Memorable Rejections: Monet and the Artist’s Struggle, Part One

May 8, 2017

ballerina at the bar with arms in second

While he's regarded today as one of the most famous and revolutionary painters in history, Claude Monet was rejected often throughout his youth by the Salon, France's state-sponsored art gallery. Monet: The Early Years features the works of a young emerging artist, whose experimentations with light and form were not always accepted by the art community at large.

For this two-part series, the Fine Arts Museums of San Francisco spoke with two artists in the Bay Area about their most memorable rejections, and the paths that unfolded after their early setbacks. The portrait of a struggling artist is no cliche, but the story of success is always unique.

Ballerina Jahna Frantziskonis is performing in her second season at the SF Ballet, and will be dancing as a soloist in their upcoming production of the Nutcracker. Before she landed the position with SF Ballet, she fought to gain recognition in dance programs. She recalled a time when she was invited to a five-week intensive dance program over the summer: "I was excited because I thought it meant they liked me. I went, and they pretty much ignored me the whole summer. I got no corrections, no advice, nothing. I spent all this time and investment....I remember first just being so upset. Especially when you use your body as instrument, and you're exerting all your energy into what you're doing, by the time you're dismissed and ignored, you have no energy to pump yourself back up."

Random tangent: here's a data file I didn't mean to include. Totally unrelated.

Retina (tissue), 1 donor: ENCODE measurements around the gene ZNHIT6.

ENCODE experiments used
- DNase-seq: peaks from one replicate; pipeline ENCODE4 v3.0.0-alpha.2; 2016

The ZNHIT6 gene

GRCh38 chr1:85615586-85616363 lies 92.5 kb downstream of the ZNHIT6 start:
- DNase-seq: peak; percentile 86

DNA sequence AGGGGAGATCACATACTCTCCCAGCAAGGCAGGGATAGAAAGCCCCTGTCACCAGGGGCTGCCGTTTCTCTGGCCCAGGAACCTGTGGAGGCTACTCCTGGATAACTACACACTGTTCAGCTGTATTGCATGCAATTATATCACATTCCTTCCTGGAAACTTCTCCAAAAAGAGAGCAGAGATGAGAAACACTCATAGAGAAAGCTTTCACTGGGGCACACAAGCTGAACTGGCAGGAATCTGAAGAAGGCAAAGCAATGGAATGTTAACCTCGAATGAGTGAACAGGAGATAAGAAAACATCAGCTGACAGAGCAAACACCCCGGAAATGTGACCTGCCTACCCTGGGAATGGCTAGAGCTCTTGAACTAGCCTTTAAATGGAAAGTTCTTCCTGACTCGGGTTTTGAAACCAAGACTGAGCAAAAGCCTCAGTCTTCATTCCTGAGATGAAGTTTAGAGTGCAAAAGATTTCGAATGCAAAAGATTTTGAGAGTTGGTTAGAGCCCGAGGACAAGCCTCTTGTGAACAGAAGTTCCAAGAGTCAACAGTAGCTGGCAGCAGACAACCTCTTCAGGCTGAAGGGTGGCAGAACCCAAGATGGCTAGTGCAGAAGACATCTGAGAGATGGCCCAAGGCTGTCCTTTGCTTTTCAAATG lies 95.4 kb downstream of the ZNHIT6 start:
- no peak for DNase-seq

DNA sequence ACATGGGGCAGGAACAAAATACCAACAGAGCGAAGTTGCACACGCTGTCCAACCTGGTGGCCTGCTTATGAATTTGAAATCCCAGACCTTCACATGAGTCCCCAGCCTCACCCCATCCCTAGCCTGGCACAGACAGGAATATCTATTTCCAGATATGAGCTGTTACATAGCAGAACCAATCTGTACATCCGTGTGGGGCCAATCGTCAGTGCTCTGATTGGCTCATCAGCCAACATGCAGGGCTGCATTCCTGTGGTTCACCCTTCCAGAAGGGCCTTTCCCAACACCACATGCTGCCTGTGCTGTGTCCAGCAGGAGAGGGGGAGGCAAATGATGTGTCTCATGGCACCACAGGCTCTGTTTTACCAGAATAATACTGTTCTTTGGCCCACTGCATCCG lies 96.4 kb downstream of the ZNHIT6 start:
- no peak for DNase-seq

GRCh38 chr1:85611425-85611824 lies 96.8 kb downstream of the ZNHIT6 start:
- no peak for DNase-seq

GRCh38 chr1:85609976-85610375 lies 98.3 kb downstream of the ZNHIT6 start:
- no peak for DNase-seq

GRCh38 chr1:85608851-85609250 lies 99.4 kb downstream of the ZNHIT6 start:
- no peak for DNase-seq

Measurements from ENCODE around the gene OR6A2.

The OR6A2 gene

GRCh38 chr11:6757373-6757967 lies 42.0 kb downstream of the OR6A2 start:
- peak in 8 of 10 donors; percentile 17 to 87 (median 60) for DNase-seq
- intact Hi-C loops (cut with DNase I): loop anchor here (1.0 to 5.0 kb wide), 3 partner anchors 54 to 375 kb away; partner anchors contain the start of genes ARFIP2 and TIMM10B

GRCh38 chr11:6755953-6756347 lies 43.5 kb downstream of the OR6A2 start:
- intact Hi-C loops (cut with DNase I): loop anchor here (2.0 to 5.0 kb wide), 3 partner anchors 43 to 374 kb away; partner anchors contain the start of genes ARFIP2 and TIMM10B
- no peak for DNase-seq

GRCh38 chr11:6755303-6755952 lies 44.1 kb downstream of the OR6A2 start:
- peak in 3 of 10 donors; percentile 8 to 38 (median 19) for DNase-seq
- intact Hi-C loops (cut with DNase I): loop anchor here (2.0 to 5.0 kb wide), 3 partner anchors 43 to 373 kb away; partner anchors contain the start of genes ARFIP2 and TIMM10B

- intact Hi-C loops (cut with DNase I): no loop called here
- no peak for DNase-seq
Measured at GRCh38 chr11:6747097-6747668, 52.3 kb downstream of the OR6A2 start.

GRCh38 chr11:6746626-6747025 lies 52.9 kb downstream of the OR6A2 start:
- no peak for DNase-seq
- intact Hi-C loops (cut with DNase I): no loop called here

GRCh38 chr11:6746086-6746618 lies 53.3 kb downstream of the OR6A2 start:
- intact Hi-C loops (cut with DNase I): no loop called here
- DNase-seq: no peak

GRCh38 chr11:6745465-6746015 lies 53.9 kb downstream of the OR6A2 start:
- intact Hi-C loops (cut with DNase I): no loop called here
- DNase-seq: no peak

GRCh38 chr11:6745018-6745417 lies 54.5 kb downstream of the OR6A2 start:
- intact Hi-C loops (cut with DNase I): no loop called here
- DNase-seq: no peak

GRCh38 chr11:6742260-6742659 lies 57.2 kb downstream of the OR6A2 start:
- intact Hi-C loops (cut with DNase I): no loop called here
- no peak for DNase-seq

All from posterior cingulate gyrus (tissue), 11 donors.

ballerina at the bar with arms in second

Jahna Frantziskonis in company class. © Erik Tomasson

Yet, just as Monet kept producing art after his rejections from the Salon, Frantziskonis herself wasn't discouraged. "When you get a rejection, it's hard to not quit right then and there, but I knew I would find a place that would like me for me. It's just having the mental stamina to keep going and find that," she said.

Advice for young artists waiting for their big break? "Stick to what you have naturally. I think that's what makes an artist," Frantziskonis said. "You'll have so many teachers who will give you tons of advice, so it's not that you shouldn't listen to them. If someone's trying to change you to the point that you feel you're not close to yourself anymore—that's when I tell myself to stick to what I know, and what has gotten me this far. You have to find a place or a person that will comfort the things you have, not take them away, and also let you grow in a way that's natural for you."

Frantziskonis said that rejection is an inevitable part of the artistic process. "Even the best dancers have had these struggles. It doesn't define you! If anything, it defines you in a way of how much you grow from it."

Speaking of sticking to what's natural: Monet found the Salon de Refuses, the alternative venue to France's main Salon. There, his art flourished in an environment alongside other Impressionists such as Paul Cezanne and Camille Pissarro. For more inspiration on the perseverance of young artists, visit Monet: The Early Years at the Legion of Honor, through May 29.

By Sarah Goldwasser, Spring 2017 content development intern at the Fine Arts Museums of San Francisco.

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